My Mother’s Story

Growing up I can never rely getting help with homework from my mother. If it was project that deals with creativity, then that is when my mom can help. However, if it was something like calculus, I’m on my own.  Unlike my father who was educated in Laos, my mother never received any education. She lost her father at an early age, and spent her childhood farming. Even this day, she still gardens after she comes back from work.

Oh, how I remember the day of my youth in the summer under the scorched sun helping my mom planting and cultivating. No wonder, I suffered from chronic back pain and exhaustion. And you would think with all the agriculture I’ve been doing for most of life I would have a green thumb, to only learned that I possessed a much rather black thumb.

Though my mom does not have any education, she is a hard worker. She knows basic vocabularies and phrases. In October of 2014, she finally obtained her US citizenship after vigorous month of studying. And she only took it one time. One time! Of course, I went with her and translated for her. There were days when studying became clown class because of mistranslation and we (my siblings and I) would get surprisingly confused at our own words or simply because the Easter Bunny would steal our brains.

There are also other Hmong people who would come to our house and my father would help them filled out all the immigration forms and give them resources to study and prepped for the citizenship test. They know English! They are fully capable of speaking in English. How I know? Well, simply because my siblings and I would speak to them in Hmong and they replied in English all the time. The only time they would speak in Hmong is when they’re talking to the elders or my parents. And oh boy, I’m glad that I have better Hmong than them. They would be asking my dad if they can get an interpreter, but they don’t qualify for one. Then they would be complaining and I would roll my eyes while I’m thinking “If my mother passed it, so can you. Just read the damn handbook.”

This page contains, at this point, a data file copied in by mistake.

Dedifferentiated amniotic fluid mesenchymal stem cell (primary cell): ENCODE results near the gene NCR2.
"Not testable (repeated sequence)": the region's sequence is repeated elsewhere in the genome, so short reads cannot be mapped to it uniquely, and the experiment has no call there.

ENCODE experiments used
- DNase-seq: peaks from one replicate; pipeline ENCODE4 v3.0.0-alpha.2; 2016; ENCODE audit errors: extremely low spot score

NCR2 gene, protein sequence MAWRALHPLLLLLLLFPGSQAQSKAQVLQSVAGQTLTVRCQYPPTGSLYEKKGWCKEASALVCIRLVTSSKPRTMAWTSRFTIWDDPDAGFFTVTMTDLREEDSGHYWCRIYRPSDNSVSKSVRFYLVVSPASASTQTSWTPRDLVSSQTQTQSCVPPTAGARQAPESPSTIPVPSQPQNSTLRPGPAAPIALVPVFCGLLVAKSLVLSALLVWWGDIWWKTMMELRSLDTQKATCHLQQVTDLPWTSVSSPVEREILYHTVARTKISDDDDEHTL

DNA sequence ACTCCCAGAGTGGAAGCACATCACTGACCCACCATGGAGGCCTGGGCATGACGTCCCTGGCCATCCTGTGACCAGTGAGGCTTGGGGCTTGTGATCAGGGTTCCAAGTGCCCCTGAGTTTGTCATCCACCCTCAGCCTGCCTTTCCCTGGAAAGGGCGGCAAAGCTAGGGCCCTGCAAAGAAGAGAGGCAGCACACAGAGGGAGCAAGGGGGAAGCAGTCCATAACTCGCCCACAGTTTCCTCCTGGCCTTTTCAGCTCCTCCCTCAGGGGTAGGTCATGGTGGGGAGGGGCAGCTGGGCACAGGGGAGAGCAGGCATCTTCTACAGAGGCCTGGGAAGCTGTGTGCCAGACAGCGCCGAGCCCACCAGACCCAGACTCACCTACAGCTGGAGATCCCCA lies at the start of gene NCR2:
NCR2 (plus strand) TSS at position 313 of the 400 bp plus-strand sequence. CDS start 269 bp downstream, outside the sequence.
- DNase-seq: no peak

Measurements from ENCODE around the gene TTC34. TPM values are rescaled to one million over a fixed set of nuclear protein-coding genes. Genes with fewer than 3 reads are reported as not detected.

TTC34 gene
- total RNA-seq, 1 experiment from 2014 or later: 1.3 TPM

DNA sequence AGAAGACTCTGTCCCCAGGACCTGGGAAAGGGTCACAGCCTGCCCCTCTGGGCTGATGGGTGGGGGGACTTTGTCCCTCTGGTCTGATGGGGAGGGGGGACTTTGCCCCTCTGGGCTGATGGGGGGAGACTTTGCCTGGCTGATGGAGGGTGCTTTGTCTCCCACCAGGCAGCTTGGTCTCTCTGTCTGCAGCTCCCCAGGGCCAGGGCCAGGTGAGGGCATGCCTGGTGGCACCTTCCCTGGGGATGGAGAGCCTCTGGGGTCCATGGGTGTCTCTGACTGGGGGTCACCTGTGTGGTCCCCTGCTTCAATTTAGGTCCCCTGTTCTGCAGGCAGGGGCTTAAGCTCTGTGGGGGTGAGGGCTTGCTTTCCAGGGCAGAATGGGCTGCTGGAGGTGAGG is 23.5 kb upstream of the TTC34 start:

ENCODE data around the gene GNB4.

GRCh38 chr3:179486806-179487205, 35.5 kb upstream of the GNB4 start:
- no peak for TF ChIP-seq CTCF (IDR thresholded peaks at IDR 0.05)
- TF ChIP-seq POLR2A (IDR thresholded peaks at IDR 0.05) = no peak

When I first started my first year of college, my parents were worried. Though I was smart I didn’t seem motivated and they were quite right about it. I was more laid back and I loved my naps. Plus, I was and still am the type of person who sometimes don’t stick to my words.  So, they had every right to be worry. But, I will not forget what my mother told me at my high school graduation party: “Think of your education like a huge land filled with crops and weeds. If you start to remove the weeds in one area, but the next day decide to start another area and you say that you can finished the first area on another day. However, the next day you moved onto another area, and do the same the next day and the next day. When will you ever get done? Education is like that. If you get lazy and don’t finished what you have started, you’ll never accomplished anything.”


One response to “My Mother’s Story”

  1. Your mom grew up in a harsh environment especially with her father passing away early and having to farm all her life. It must have been depressing and despairing for her to go through all of that. Overall, I am happy for your mom that she made it through those hardships and got her U.S. citizenship. She’s a hard worker and has a very high sense of personal responsibility, something a lot of people do not have. I think the lesson she expresses here is take personal responsibility for your own situation and work hard to finish your goals. You have a great mom!

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